By John Donnelly
GENEVA, Switzerland – On the sidelines of a conference in Baku, Azerbaijan, just three months ago, a senior health official from Belarus met privately with Mario Raviglione, whose job here at the World Health Organization’s headquarters is to control the spread of tuberculosis around the world.
Belarus needed help. It had just confirmed a study that found 35 percent of all TB cases in the capital of Minsk were multi-drug resistant TB (MDR-TB) – the highest rate in the world ever recorded for the deadly disease, which takes up to two years to treat and is cured in Western Europe only one third of the time.
“It’s a real tragic situation,” Raviglione, director of WHO’s Stop TB Department, said, looking back at that moment with the Belarus official. “But they came out openly about this and they wanted help, which is very positive. For a long time, several countries have been hiding their realities about multi-drug resistant TB.”
The WHO’s Regional Office for Europe recently released a report that warned about the spread of the hard-to-treat MDR-TB into all of Europe, making the case that the relatively wealthy capitals of the West faced the grave danger of a much higher number of cases if the entire region did not move quickly to put in place effective control measures.
The report, which was released in September and which now poses a great challenge to global-health experts in Europe, concluded that “MDR-TB is spreading at an alarming rate” in Europe and Central Asia, a region that includes the top nine countries in the world in rates of drug-resistant TB among newly diagnosed patients. TB, a global pandemic which kills an estimated 1.4 million people a year, already has made dangerous inroads in Western Europe, notably the urban center of London, which has the highest TB rate of any capital city in the region. London records nearly 3,500 cases annually, an increase of about 30 percent in the last decade.
The spread of MDR-TB presents a particularly grim specter for Europe because of its lack of formal borders and the relative ease with which the populations travel in and out of European countries. In addition, since TB is transported globally, the Obama administration’s Global Health Initiative (GHI) and the Global Fund to Fight AIDS, Tuberculosis and Malaria also includes funding and strategies to fight the disease also largely in Asia and Africa, the latter of which has a volatile HIV-TB co-infection rate that remains a major cause of deaths.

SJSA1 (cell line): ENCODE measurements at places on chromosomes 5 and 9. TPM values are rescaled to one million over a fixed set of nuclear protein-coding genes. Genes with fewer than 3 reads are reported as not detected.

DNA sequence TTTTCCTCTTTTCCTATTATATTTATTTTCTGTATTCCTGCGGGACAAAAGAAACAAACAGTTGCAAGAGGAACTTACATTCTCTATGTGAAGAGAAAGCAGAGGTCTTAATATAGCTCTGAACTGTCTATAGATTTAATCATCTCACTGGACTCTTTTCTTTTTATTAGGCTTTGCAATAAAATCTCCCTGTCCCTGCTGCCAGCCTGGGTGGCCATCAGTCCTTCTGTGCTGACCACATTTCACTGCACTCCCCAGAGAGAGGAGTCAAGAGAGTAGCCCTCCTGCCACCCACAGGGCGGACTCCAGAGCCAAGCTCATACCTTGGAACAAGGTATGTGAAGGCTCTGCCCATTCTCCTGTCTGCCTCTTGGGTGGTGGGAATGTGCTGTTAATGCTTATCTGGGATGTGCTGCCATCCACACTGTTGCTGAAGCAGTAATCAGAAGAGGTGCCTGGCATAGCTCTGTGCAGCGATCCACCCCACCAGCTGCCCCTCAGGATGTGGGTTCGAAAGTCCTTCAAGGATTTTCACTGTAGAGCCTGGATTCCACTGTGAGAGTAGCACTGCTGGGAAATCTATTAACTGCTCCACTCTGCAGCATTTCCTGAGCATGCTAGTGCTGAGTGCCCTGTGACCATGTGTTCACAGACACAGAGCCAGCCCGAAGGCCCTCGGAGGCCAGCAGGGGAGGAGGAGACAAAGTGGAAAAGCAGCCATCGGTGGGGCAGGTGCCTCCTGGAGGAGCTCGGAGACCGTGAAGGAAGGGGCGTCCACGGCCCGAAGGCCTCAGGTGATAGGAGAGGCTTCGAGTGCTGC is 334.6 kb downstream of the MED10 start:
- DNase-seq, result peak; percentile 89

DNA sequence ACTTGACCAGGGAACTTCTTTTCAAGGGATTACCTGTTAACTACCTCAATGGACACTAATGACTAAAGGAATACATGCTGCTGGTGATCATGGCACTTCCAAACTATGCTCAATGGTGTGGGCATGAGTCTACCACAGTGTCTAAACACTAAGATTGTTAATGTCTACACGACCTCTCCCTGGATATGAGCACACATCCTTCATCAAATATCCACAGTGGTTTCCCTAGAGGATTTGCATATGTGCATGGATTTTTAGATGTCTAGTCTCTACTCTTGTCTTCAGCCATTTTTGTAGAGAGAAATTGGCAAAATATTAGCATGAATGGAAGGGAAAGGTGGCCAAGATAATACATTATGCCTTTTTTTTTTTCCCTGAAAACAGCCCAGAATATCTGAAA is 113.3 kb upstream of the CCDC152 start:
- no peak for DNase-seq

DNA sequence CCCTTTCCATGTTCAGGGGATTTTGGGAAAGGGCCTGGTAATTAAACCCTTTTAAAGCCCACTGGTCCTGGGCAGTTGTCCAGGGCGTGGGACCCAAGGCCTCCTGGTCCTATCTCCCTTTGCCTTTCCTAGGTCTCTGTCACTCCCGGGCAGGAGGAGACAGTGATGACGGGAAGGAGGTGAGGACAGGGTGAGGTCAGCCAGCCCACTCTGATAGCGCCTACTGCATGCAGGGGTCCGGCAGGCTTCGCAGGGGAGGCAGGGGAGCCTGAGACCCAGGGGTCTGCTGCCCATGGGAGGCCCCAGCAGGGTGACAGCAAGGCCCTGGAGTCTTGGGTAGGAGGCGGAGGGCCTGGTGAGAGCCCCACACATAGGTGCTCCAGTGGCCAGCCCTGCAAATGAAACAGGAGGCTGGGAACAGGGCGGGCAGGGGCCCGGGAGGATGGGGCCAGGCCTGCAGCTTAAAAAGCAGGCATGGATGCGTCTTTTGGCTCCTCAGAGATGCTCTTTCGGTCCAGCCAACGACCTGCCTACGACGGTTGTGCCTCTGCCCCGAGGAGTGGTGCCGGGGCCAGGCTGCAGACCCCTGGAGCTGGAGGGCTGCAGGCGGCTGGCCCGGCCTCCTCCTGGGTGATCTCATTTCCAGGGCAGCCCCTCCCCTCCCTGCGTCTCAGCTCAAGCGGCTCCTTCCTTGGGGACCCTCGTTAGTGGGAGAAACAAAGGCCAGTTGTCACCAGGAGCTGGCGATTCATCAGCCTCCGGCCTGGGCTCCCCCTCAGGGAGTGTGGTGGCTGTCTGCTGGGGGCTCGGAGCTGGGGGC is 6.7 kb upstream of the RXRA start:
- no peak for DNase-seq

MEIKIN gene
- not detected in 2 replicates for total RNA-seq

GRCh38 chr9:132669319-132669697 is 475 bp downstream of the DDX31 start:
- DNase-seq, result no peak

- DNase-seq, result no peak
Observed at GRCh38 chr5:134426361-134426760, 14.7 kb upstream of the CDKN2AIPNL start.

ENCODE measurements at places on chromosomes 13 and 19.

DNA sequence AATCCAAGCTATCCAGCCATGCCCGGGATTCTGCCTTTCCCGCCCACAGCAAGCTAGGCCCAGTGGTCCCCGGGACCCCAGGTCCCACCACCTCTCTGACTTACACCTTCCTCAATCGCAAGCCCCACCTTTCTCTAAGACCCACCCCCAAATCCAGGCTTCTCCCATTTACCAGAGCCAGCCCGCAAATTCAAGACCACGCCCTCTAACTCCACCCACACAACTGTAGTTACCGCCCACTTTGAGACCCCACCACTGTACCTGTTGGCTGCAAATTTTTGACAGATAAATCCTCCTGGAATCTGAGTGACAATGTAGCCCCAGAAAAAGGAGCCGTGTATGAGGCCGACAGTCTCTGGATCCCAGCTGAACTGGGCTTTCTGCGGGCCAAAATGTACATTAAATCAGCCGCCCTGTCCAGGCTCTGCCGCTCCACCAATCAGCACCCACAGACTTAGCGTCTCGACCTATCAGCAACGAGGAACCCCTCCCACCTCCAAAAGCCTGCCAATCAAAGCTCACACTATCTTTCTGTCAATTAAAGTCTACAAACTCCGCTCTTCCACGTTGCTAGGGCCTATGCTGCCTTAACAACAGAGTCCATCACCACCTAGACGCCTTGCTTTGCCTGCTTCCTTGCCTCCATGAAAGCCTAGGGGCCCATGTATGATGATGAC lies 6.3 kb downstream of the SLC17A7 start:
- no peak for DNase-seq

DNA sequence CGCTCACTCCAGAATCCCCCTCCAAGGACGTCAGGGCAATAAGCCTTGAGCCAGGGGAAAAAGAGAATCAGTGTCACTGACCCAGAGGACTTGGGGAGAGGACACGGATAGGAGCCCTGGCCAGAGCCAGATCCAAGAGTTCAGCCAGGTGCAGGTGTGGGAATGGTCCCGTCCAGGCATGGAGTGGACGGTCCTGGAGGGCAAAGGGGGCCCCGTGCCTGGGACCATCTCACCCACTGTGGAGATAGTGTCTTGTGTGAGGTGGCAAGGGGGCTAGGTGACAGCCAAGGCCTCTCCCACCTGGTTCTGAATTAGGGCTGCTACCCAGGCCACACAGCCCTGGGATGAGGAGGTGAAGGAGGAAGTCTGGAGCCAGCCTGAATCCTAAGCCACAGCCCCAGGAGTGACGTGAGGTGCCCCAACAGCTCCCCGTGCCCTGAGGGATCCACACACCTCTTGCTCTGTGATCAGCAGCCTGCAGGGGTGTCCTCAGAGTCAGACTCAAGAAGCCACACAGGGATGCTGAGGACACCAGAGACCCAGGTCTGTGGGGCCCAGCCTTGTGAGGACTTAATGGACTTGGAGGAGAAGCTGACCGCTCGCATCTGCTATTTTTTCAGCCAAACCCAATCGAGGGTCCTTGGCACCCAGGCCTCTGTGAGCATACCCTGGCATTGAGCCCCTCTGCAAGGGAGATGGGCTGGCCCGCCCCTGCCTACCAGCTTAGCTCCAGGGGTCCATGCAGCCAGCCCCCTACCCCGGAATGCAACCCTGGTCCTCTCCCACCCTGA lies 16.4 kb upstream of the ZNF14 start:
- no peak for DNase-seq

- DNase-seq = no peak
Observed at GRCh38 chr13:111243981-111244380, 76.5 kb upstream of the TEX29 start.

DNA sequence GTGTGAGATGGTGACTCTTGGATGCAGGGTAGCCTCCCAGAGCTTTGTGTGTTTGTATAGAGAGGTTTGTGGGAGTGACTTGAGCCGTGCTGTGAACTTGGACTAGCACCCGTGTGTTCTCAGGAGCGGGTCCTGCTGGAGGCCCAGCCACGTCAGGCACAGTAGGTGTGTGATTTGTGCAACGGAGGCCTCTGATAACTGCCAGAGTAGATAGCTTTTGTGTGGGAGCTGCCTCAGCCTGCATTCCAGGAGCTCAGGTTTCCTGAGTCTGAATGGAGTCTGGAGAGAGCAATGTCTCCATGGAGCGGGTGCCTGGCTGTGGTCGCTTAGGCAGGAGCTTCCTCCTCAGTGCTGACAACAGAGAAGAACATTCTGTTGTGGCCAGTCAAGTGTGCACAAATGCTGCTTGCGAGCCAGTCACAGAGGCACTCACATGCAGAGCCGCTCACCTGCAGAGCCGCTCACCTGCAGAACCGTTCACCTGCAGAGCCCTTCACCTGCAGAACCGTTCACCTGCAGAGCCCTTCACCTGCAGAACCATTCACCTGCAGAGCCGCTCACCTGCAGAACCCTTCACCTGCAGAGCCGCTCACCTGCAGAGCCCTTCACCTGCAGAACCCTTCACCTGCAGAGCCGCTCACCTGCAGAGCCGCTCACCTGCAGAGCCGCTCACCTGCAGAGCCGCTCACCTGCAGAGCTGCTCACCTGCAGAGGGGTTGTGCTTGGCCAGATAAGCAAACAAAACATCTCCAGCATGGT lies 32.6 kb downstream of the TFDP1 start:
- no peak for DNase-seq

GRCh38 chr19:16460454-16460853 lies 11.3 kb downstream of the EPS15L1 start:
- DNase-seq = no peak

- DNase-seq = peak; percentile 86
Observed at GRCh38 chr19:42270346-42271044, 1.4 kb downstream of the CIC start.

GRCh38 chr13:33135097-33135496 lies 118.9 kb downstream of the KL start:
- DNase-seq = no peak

For people advocating for more anti-TB funding, both the GHI and the Global Fund have come under attack because of relatively lower levels of support, especially when compared to the fight against AIDS. GHI officials counter that its more holistic approach, including using AIDS funds to treat other diseases and conditions, will better address the TB pandemic, but critics aren’t convinced. They look even at the difficulties in Europe as a barometer overall on the lack of a concerted effort by countries to control the contagious disease.
“What’s missing is that too few countries show the political will to fight TB,” said Lee Reichman, the founding executive director of the New Jersey Medical School’s Global Tuberculosis Institute. “What’s the number one point in the Stop TB Partnership? It’s political will.”
In Europe, Raviglione said countries need to do much more. “The real story about MDR-TB in Europe is that the vast majority of countries are facing a major problem, with the exception of the Baltic countries dealing with it effectively,” he said. “The problem is derived from a bunch of issues, including poor treatment regimens in the past, poor quality of some drugs, lack of reserve drugs to treat those with resistance, and not having the latest diagnostic tools.”
But Raviglione said the situation could be markedly improved if countries seek outside support, such as the case of Belarus, and follow certain procedures. He pointed to the examples of Estonia and Latvia in the Baltic region, which have dramatically cut numbers of TB cases in the last 15 years. The main reason for their success, according to several experts, is that both countries had a strong political will to fight TB that included targeting funds to TB control.